I’m constantly posting on Instagram or in our marriage newsletter asking, “What are you struggling with in your marriage? How can we help? What can we write about? How can we serve you through this blog and our newsletter?” We have such a deep desire to build up marriages by sharing our own story and the stories of others, but it can sometimes be hard to know what people are needing/wanting (so please, do share!!! You can always email us at firstname.lastname@example.org!!) : )
Why I’m sharing this is because there has been a question that has come up a lot when I ask this and I want to talk about it today. I’ve had several people who are not engaged or engaged ask something along the lines of, “What is your best advice for newlyweds? How can I be preparing for my marriage now? Etc.” Let me first say that we are TOTALLY still newlyweds being only three years in, but as I have reflected on this question, I do feel like I have something important/helpful that I want to share! So, this is what I would first ask those people in return:
How often do you want to fight with your spouse?
I can imagine that most people would say, “As infrequently as possible!” I mean, who WANTS to fight with their spouse!?! And yet we all find ourselves fighting with our spouses. I have been trying to be more intentional lately, reflecting back on conflict with Caleb and trying to find some sort of pattern or common ground or way that our fights could have been prevented. So … want to know a common “trend” that I saw in our conflict (and I’ll be clear, I’m referring to MY half of the conflict here)?:
Many — probably all — of us struggle with stubbornness in some capacity. We are prideful and we don’t want to be called out or be wrong. Can anyone else relate or is this just me?! I tend to think my way is the best way/my way is right. And THIS mindset is what leads to a LOT of the conflict in our marriage.
Let me give you a (real life) example:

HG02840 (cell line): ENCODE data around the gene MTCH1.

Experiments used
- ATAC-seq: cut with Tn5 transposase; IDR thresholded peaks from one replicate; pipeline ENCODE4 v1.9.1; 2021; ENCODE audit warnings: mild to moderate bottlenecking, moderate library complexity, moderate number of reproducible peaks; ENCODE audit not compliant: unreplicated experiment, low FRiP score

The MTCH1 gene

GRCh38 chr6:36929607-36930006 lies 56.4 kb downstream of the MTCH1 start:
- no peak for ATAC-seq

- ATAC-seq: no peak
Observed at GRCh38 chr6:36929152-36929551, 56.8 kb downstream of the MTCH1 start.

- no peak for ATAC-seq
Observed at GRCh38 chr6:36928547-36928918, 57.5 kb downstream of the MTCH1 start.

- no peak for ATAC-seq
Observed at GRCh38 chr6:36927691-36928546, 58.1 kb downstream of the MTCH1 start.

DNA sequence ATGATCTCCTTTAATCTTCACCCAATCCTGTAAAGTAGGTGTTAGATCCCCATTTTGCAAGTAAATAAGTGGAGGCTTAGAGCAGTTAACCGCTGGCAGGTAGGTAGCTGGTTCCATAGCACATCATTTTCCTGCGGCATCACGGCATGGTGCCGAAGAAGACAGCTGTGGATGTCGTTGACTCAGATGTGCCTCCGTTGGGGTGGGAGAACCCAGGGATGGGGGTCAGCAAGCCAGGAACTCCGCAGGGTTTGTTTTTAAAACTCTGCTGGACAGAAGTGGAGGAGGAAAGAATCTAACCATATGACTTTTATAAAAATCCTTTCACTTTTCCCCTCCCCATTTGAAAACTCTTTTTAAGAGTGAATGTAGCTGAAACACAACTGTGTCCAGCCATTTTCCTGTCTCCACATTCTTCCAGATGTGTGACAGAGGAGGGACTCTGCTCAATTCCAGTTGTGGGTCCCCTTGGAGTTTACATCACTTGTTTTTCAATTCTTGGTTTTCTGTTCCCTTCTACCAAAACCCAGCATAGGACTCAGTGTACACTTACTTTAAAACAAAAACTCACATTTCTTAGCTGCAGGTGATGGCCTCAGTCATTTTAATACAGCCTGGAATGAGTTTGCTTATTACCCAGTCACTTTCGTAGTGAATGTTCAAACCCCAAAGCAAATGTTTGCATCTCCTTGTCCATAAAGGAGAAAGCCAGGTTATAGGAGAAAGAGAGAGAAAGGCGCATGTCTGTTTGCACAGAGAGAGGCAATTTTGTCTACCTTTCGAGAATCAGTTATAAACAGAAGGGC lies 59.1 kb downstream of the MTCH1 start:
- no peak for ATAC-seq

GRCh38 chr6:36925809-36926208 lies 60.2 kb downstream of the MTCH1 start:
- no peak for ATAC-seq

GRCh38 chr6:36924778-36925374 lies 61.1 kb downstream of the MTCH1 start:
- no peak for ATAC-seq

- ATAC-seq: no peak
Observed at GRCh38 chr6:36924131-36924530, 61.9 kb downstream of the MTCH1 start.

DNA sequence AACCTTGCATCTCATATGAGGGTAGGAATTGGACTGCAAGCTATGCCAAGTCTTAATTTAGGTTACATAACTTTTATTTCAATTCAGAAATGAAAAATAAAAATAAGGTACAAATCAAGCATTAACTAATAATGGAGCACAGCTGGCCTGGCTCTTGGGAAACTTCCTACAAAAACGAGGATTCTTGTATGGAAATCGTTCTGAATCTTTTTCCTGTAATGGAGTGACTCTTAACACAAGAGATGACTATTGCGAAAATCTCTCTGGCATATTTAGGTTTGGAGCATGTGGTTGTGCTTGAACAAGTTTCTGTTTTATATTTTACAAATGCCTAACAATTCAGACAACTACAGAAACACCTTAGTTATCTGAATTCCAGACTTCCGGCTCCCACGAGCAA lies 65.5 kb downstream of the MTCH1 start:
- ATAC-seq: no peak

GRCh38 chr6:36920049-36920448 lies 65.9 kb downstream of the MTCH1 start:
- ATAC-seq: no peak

Let’s say I ask Caleb to vacuum the rug in the living room because, the night before, we had opened a box that was filled with little styrofoam pieces and from where I’m sitting editing, I can see that we missed a bunch of those pieces vacuuming the night before and they are bothering me.
So I say, “Hey Caleb, would you mind vacuuming the rug today?” And he says, “Of course!” But he doesn’t get up from what he’s doing to vacuum. And an hour passes … and he still hasn’t vacuumed. I feel myself getting annoyed because I could have just vacuumed by now and it would be done. But I’m trying to get a lot of editing done and I want to focus on this one task in front of me. So, with this tension, I’m letting that annoyance build inside me a bit and I say to him, “You’re going to vacuum right?” And he says, “Yep!” And another hour goes by and he still hasn’t vacuumed. At this point, I’m super annoyed.
I’m annoyed because I expected him to vacuum it right away (even though I didn’t communicate that) and because of my specific personality, the dirty rug is bothering me WAY more than it does him. So, I get up (loudly) and say (loudly), “I’ll just do it!!!” And I vacuum the rug. And I am annoyed. And he comes in and says (as I probably don’t even acknowledge him coming into the room), “I was going to do that. You said by the end of the day.”
And here we have it. I didn’t communicate my exact expectation (this is my fault) and he took what I said literally (by the end of the day) but because my (unshared) expectation wasn’t met, I got annoyed and let that build inside of me. AND NOW, because I’m stubborn, I’m probably going to try to justify why I was right in getting upset and he was wrong. And we’re in conflict. Who knows how long I won’t want to talk to him or will isolate myself as a result of this (that is, as a reminder, my fault). All over a damn rug that had a few pieces of styrofoam on it.
So, I ask again, how often do you want to fight with your spouse? This example is clearly, SO small and SOOOO stupid when it comes to conflict in a marriage, but these types of opportunities arise WAY more than you might think.
If you’re obsessed with being right or thinking your way is definitely better, then what you’re telling me is that you want to fight a lot with your spouse.
Marriage is a coming together of two (oftentimes) very different people. While maybe I would have vacuumed the rug immediately, Caleb will get to it in time and he will do it by the end of the day … like I asked. Neither way or time of doing it is BETTER than the other.
I would challenge you, in moments when you find yourself at odds with your spouse over how something is done, to ask yourself if that different way of doing something is truly worth getting upset at your spouse, holding it over their head, building resentment, proving a point, etc. Because is your way actually BETTER? Because maybe you should just let it go (like really … let it go) and accept that there CAN be more than one “right” way of doing something. If we could all just lay down our pride and be a little less stubborn (preaching to the choir here people!), I think we would see a lot less conflict in our marriages.
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